Heating Heating ° C. 120 120 120 120 120
treatment temperature
Heating time Minute(s) 30 30 30 30 30
Evaluation τ μm 0.6 or 0.6 or 0.6 or 0.6 or 5 μ or more
less less less less
ΔH J/g 35 35 35 35 35
Charpy KJ/m2 75 89 76 34 3.3
impact
strength
Deflection ° C. 143.0 147.5 147.6 142.1 72
temperature
under
load
Modulus of MPa 3610 3790 3800 3600 2500
elasticity in
bending

TABLE 4
Example 17 Example 18 Example 19 Example 20 Example 21
Composition Aliphatic A-3 Part(s) 90 90 90 90 90
polyester by weight
(A)
Elastic B-1 10 10 10 10 10
polymer
(B)
Crystal C-1 5
nucleator C-2 5
(C) C-3 5
C-4 5
C-5 5
Mineral 0.1 0.1 0.1 0.1 0.1
oil
Molding Die temperature ° C. 30 30 30 30 30
conditions Holding time Second(s) 25 25 25 25 25
Heating Heating ° C. 120 120 120 120 120
treatment temperature
Heating time Minute(s) 30 30 30 30 30
Evaluation τ μm 0.6 or 0.6 or 0.6 or 0.6 or 0.6 or less
less less less less
ΔH J/g 36 35 35 37 37
Charpy impact KJ/m2 46 54 61 41 23
strength
Deflection ° C. 3700 3840 4010 3840 3970
temperature under
load
Modulus of MPa 145.8 142.6 147.0 136.7 127.0
elasticity in
bending

TABLE 5
Comparative Comparative
Example 22 Example 23 Example 7 Example 8 Example 24
Composition Aliphatic A-3 Part(s) 90 90 100 90 90
polyester (A) by weight
Elastic B-1 10 10 10 10
polymer (B)
Crystal C-1 5 5 5 5
nucleator (C)
Mineral oil 0.1 0.1 0.1 0.1 0.1
Molding Die temperature ° C. 30 110 30 30 110
conditions Holding time Second(s) 25 900 25 25 120
Heating Heating temperature ° C. 120 120
treatment Heating time Minute(s) 30 30
Evaluation τ μm 0.6 or 0.6 or 0.6 or less 0.6 or less 0.6 or
less less less
ΔH J/g 35.8 36.0 37.0 Less than 5 36.1
ΔH1/ΔH 0.294 0.32 Less than 0.4 0.4 or more 0.409
Charpy KJ/m2 46 32 2.2 14 10.4
impact
strength
Deflection ° C. 145.8 125.0 123.5 54.9 81
temperature under
load

TABLE 6
Comparative
Example 25 Example 26 Example 27 Example 28 Example 9
Composition Aliphatic A-4 Part(s) 90 90 90 90 90
polyester (A) by weight
Elastic B-1 10 10 10 10 10
polymer (B)
Crystal C-1 5 5 5 5 5
nucleator (C)
Mineral oil 0.1 0.1 0.1 0.1 0.1
Molding Die temperature ° C. 30 100 110 116 30
conditions Holding time Second(s) 30 160 160 160 30
Heating Heating temperature ° C. 120
treatment Heating time Minute(s) 30
Evaluation τ μm 0.6 or 0.6 or 0.6 or 0.6 or 0.6 or less
less less less less
ΔH J/g 35 35 35 35 Less than 5
Tan δ (80)/ 3.36 1.99 1.78 1.66 0.98
Tan δ (65)
Izod impact J/m 372 274 137 118 98
strength

TABLE 7
Example 29 Example 30 Example 31 Example 32 Example 33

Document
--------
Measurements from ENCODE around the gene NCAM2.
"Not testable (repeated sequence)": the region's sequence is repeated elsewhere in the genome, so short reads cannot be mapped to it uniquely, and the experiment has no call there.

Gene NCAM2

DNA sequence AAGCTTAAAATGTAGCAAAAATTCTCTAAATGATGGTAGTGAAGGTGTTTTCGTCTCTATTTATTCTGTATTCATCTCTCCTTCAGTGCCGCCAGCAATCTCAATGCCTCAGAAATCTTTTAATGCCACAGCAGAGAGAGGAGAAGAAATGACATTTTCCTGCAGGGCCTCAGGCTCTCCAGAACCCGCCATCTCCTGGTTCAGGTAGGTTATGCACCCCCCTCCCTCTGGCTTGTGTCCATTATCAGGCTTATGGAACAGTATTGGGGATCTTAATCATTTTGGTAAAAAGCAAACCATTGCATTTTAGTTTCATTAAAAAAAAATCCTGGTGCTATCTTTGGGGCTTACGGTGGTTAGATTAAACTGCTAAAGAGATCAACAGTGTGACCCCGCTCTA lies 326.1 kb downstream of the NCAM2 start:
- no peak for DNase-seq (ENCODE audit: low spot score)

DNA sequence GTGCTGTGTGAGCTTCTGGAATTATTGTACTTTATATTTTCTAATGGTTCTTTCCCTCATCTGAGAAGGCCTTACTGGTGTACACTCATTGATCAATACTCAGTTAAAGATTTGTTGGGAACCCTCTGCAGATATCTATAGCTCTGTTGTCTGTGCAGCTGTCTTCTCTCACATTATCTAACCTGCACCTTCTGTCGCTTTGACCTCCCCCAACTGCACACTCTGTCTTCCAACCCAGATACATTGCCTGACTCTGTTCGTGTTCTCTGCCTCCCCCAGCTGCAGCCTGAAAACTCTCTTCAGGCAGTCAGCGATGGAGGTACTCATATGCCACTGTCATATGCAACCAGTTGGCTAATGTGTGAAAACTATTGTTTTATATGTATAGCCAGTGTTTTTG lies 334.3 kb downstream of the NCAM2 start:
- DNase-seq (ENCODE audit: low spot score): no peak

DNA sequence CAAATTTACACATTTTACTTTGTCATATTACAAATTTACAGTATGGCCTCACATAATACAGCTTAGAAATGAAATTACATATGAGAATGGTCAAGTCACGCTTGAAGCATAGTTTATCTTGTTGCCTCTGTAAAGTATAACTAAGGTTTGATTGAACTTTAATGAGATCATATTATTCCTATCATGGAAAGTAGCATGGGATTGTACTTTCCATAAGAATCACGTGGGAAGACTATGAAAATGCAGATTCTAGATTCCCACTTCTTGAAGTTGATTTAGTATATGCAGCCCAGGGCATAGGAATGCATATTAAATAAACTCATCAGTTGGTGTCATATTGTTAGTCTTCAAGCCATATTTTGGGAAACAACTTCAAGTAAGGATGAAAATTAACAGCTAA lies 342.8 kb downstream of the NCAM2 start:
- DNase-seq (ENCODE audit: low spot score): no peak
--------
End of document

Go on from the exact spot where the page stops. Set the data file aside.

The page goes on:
Composition Aliphatic A-5 Part(s) 90 90 90
polyester (A) A-6 by weight 90 90
Elastic B-3 10 10 10 10
polymer (B) B-8 10
Crystal C-1 5 5 5 5 5
nucleator (C)
Hydrolysis D-1 1 1 1 1 1
inhibitor (D)
Mineral oil 0.1 0.1 0.1 0.1 0.1
Molding Die temperature ° C. 30 100 30 100 30
conditions Holding time Second(s) 30 60 30 60 30
Heating Heating temperature ° C. 120 120 120
treatment Heating time Minute(s) 30 30 30
Evaluation τ μm 0.6 or 0.6 or 0.6 or 0.6 or Less than
less less less less 5.0
ΔH J/g 38 38 40 40 38
Izod impact J/m 19.2 16.1 12.6 12.2 7.0
strength
0 hours S(0)
300 hour S(300) J/m 17.9 21.1 11.9 15.6 2.9
S(300)/S(0) 0.93 1.31 0.94 1.28 0.41
Example 34 Example 35 Example 36
Composition Aliphatic A-5 Part(s) 90 90 90
polyester (A) A-6 by weight
Elastic B-3 10 10
polymer (B) B-8 10
Crystal C-1 5 5 5
nucleate (C)
Hydrolysis D-1 1 0 0
inhibitor (D)
Mineral oil 0.1 0.1 0.1
Molding Die temperature ° C. 100 30 100
conditions Holding time Second(s) 60 30 60
Heating Heating temperature ° C. 120
treatment Heating time Minute(s) 30
Evaluation τ μm Less than 0.6 or 0.6 or
5.0 less less
ΔH J/g 38 38 38
Izod impact J/m 6.5 13.7 19.6
strength
0 hours S(0)
300 hour S(300) J/m 2.9 4.1 8.1
S(300)/S(0) 0.45 0.30 0.41

TABLE 8
Example Comparative
37 Example 10
Composition Aliphatic A-3 Part(s) 90 90
polyester (A) by weight
Elastic B-1 10 10
polymer (B)
Crystal C-1 5 5
nucleator (C)
Mineral oil 0.1 0.1
Heating Heating temperature ° C. 120
treatment Heating time Minute(s) 30
Evaluation τ μm 0.6 or less 0.6 or less
ΔH J/g 35.1 Less than 5
DuPont impact Kg · cm 5.0 2.0
strength

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Classifications
U.S. Classification525/450
International ClassificationC08L53/02, C08L67/04, C08L23/26, C08K3/34, C08K5/00, C08K5/29, C08K3/26, C08L9/06
Cooperative ClassificationC08L53/025, C08L23/26, C08K5/29, C08L9/06, C08K3/346, C08K3/26, C08L67/04, C08K5/0083
European ClassificationC08L67/04